Challenging Our Perception of Those who are Evicted, Foreclosed, Homeless
KCPT ‘s Weathering the Financial Storm, a Facing the Mortgage Crisis initiative, questioned the view that a certain kind of person is vulnerable to foreclosure and homelessness. “Most people think this is something that happens to somebody else, not me or among people who happen to look a certain way,” explained Nick Haines, executive producer of news and public affairs programming at KCPT. To unmask this stereotype and educate the community, KCPT created a multi-platform effort that relied on a live call-in show and first-person footage taken with Flip cameras.
Research revealed that thousands of families in Greater Kansas City had been evicted during the last 24 months. KCPT decided to share the perspectives of these homeless parents and children by providing them with Flip cameras to chronicle their experiences. The station discovered that finding people willing to share their stories was a challenge. Many families were too embarrassed to participate. For weeks, the station searched for volunteers and pitched the idea to local organizations in hopes that they’d help. Eventually their persistence paid off and a social service network agreed to approach potential families on the station’s behalf.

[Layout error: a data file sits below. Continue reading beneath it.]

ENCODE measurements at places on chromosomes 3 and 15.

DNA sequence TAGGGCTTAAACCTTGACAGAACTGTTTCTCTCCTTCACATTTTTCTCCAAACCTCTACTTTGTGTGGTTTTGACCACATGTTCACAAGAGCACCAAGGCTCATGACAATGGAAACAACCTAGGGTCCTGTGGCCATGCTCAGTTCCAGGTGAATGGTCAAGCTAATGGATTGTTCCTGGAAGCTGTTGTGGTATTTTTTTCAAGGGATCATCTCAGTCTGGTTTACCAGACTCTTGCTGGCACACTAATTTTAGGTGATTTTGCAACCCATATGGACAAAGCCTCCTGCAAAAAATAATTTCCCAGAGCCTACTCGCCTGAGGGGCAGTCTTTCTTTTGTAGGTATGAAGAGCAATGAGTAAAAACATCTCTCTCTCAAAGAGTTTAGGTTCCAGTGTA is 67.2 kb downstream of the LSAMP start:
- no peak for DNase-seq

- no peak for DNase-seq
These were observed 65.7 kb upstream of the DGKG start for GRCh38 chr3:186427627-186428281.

Once the door was opened by a community partner, the station was able to provide the families with cameras and training. The intimate footage revealed a surprisingly relatable face for the foreclosure crisis and gave voice to rarely heard perspectives.
KCPT combined the Flip cam footage into a televised broadcast called Evicted, Foreclosed, Homeless. The broadcast aired alongside a live discussion with community experts. Throughout the broadcast, viewers called to talk with a phone bank of trained counselors. That night, the phone bank received 373 calls and the program was the lead story on the local NBC affiliate’s 10:00 p.m. news.
Weathering the Financial Storm helped the Kansas City community better understand the homeless issue; and it changed people’s perception of the station itself. The initiative “put in peoples’ minds that KCPT is the place for help,” explained Haines. Since then, two schools and a community college have requested the segments for classes on social issues. KCPT has also received requests from community partners to create a follow-up special on the payday loan industry.